Screening for Prostate Cancer

Screening for Prostate Cancer

At the present time there is pressure to screen for prostate cancer, but implementation of screening programmes for prostate cancer cannot be recommended based on the available evidence. The main reason for this situation is that no results are available from randomised trials assessing screening for prostate cancer. These are the only methods of evaluation which avoid bias and, in consequence, it is not known whether screening by one of the available modalities or in combination is effective in leading to a reduction in the mortality rate from prostate cancer. This is a necessary prerequisite for embarking on population screening.

Any reduction in mortality from prostate cancer due to screening, while uncertain, must be weighed against the harm from screening diagnosis and treatment. Some men who do not need treatment are likely to receive it. These are men destined to die of causes other than prostate cancer. Unfortunately, at diagnosis, men needing treatment for prostate cancer cannot be differentiated from men who do not.

The PSA test is simple, cheap, readily available and acceptable. PSA testing has already achieved a high penetration among men and their physicians. To document the extent of PSA testing in the general population at Getafe (Spain) a total of 5.371 PSA test records (1997–1999) were reviewed and testing rates estimated per 1.000 person-years. The PSA-testing rate in the general population was 21.6/1000 person-years. In the age-group 55–69 years, this rate was 86.8/1000 and increased to 152.6/1000 in men >70 years. In Milan, Italy where there is no campaign publicising or encouraging prostate cancer screening, it has been estimated that 26.9% of men aged 40 and older and without a history of prostate cancer received a PSA test in the 2-year period 1999–2000. In men aged 50 and greater, this rate rose to 34%.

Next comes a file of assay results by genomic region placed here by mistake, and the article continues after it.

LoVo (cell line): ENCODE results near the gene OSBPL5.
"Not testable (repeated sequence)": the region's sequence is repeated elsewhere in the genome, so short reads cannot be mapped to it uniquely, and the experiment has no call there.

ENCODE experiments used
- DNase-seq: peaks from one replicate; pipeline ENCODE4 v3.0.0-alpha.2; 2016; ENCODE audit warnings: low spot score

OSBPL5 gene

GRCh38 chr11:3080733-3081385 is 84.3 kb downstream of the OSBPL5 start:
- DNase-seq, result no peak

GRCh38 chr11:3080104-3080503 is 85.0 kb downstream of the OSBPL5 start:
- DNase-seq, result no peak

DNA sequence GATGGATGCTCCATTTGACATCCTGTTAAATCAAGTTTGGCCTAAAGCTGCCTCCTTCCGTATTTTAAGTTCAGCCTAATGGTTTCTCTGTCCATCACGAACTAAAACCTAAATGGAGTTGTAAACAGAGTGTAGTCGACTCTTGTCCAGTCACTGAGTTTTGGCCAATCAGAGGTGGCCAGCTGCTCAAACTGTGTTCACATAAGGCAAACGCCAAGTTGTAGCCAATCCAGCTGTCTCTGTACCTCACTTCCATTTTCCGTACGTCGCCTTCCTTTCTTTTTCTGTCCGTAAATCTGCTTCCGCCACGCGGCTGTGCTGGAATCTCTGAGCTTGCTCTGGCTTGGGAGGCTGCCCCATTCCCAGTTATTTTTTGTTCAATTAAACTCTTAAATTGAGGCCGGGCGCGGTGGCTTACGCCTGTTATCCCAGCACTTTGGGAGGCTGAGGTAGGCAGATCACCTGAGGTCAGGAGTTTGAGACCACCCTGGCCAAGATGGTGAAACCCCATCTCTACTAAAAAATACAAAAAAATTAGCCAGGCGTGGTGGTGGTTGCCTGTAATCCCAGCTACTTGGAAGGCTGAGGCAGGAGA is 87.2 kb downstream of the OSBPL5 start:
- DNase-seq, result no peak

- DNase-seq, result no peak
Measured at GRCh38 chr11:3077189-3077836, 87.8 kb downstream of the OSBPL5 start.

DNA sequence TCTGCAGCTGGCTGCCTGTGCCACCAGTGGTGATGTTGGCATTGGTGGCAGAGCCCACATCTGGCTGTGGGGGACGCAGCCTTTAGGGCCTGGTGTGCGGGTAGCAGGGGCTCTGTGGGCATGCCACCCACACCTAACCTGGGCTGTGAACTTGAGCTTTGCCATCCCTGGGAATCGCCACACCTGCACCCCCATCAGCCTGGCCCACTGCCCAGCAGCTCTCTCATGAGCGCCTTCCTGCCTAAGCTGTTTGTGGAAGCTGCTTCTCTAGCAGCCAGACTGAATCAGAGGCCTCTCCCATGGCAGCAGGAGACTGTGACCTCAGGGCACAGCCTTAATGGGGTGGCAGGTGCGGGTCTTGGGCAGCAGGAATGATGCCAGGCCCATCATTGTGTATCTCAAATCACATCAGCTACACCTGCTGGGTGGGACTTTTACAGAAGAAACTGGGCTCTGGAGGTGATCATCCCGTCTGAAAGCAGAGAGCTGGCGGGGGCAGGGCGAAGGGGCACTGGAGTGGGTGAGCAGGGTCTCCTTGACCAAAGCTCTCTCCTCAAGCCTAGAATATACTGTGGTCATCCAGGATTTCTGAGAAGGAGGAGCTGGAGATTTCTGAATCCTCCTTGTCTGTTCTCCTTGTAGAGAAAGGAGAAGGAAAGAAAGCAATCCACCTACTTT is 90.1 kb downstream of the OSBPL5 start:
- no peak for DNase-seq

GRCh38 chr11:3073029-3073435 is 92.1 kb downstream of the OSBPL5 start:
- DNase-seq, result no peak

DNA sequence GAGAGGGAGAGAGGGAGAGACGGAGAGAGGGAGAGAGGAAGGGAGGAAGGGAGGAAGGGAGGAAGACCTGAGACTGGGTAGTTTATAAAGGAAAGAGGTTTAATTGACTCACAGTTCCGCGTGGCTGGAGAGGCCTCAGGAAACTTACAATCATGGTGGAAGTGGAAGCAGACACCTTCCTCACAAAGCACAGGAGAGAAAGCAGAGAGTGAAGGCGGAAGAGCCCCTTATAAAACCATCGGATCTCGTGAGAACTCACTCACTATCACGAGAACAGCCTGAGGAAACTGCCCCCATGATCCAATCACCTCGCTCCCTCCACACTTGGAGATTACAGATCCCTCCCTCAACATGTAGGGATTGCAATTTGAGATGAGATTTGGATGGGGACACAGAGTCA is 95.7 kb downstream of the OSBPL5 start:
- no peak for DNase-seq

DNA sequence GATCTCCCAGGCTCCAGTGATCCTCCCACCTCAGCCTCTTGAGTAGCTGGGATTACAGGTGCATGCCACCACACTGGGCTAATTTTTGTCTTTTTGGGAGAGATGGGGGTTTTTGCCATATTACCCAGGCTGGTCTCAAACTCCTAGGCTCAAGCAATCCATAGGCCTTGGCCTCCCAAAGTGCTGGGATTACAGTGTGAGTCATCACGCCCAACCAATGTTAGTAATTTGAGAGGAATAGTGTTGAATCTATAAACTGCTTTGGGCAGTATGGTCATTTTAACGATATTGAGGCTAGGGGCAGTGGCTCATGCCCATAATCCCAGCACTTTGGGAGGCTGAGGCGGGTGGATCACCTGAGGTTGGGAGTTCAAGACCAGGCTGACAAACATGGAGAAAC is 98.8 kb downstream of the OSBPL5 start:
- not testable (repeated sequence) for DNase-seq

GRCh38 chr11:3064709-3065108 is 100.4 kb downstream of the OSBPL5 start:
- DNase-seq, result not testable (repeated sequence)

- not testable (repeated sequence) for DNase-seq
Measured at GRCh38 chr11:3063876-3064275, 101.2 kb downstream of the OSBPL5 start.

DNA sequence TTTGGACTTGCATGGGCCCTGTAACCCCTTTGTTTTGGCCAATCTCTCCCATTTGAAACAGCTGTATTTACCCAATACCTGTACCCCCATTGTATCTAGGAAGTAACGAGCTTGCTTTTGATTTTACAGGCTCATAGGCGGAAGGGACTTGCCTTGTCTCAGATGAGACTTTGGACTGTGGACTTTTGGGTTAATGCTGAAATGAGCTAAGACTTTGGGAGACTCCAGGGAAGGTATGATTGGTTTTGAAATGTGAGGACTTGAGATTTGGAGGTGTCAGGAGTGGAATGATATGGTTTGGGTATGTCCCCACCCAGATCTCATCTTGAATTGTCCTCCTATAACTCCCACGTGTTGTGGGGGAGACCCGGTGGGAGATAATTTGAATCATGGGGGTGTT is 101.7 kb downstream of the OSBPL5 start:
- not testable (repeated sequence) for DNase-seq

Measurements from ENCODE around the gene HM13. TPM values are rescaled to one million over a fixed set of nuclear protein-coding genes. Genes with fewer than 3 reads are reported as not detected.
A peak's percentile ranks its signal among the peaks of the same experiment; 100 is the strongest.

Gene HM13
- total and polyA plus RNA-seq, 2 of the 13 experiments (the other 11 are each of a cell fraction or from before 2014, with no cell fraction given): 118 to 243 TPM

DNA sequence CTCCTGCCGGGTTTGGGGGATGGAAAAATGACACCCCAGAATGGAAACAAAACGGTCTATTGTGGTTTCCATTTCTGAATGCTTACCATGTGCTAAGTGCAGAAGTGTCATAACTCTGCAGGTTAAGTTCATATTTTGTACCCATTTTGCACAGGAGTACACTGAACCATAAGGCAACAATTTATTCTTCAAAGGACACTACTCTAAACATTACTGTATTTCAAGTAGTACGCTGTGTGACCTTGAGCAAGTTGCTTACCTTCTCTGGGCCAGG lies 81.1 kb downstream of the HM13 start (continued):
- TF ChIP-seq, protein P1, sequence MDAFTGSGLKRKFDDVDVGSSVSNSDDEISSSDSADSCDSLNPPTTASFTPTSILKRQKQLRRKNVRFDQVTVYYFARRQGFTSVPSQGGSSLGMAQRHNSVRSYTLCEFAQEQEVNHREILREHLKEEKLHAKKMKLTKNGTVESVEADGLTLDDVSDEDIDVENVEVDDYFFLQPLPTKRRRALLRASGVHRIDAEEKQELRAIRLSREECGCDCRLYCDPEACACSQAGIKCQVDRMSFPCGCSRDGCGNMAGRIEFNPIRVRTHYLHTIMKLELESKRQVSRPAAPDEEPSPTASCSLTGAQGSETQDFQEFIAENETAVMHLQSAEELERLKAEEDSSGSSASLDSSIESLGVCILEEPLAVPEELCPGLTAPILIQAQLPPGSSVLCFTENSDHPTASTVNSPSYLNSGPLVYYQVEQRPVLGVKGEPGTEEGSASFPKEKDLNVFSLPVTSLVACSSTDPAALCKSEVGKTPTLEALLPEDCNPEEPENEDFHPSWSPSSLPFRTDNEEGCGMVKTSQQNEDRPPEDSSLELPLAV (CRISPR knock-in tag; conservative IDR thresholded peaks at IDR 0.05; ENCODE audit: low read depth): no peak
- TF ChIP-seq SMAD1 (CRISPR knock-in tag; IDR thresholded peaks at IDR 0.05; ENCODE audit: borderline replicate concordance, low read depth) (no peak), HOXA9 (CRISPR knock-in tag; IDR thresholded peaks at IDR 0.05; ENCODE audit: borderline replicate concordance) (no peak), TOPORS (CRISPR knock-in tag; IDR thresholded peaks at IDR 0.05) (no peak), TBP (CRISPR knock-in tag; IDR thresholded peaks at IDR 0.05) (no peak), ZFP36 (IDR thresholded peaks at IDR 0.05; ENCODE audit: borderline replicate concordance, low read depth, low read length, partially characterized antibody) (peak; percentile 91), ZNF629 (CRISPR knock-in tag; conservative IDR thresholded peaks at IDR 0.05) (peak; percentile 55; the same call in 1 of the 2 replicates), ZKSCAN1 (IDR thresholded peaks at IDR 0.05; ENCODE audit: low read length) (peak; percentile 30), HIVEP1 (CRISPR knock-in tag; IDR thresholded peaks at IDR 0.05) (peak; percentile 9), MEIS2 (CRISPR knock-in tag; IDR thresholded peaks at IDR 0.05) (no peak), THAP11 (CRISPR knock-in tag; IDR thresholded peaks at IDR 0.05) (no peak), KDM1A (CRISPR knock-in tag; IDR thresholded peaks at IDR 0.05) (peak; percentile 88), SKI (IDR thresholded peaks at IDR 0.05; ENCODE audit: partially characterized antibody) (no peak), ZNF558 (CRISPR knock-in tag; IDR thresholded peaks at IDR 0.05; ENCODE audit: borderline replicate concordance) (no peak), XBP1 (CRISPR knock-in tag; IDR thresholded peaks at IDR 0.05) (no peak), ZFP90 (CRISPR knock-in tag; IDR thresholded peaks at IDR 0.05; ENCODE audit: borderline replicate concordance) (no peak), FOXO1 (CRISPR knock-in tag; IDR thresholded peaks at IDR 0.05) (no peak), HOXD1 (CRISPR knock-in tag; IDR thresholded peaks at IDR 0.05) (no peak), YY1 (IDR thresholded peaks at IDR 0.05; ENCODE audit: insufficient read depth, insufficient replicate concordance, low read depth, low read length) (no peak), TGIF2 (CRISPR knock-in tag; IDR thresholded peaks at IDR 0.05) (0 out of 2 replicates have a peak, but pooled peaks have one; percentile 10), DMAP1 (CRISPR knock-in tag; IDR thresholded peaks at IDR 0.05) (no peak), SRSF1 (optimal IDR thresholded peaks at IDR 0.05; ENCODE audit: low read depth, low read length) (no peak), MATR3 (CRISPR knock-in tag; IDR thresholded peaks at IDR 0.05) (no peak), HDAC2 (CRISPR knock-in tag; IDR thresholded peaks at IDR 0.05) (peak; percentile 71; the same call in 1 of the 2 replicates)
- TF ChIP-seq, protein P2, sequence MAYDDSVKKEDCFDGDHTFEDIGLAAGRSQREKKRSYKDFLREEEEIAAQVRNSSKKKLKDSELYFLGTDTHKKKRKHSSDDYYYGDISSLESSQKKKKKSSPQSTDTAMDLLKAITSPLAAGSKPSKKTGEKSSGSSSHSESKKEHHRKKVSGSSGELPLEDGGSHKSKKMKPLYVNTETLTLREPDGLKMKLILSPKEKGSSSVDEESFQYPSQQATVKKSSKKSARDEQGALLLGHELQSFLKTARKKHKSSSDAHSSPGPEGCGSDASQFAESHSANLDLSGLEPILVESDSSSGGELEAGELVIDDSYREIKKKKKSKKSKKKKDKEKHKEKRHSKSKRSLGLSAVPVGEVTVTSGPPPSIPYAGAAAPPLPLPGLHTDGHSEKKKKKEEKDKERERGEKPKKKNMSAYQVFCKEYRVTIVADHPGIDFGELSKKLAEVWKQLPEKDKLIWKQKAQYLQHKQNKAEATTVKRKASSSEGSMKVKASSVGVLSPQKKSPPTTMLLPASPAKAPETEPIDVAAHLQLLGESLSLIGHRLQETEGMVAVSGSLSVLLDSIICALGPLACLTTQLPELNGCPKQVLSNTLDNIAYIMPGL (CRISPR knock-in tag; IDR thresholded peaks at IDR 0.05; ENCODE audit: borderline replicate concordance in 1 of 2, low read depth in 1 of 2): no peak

Multiple sources of data show that prostate cancer incidence rates rose following the introduction of PSA testing. The average age at diagnosis has fallen, the proportion of advanced stage tumours has declined, the proportion of moderately differentiated tumours has increased, and patterns of care have changed accordingly. A decline in mortality began in the USA and other countries in 1991. The decline in mortality is well established, but this recent trend may only retrace an increase in mortality that immediately preceded it. The descriptive epidemiology of prostate cancer reveals many effects of the introduction of prostate cancer screening. Although the evidence suggests increased prostate cancer testing has yielded public health benefit, this has not yet been shown conclusively and a decision on the value of screening should await the results of trials. In any event, systems should now be in place to ensure that men and physicians participating in PSA testing participate in a programme in which the effect of the intervention can be evaluated as best can be done given the non-experimental nature of the intervention.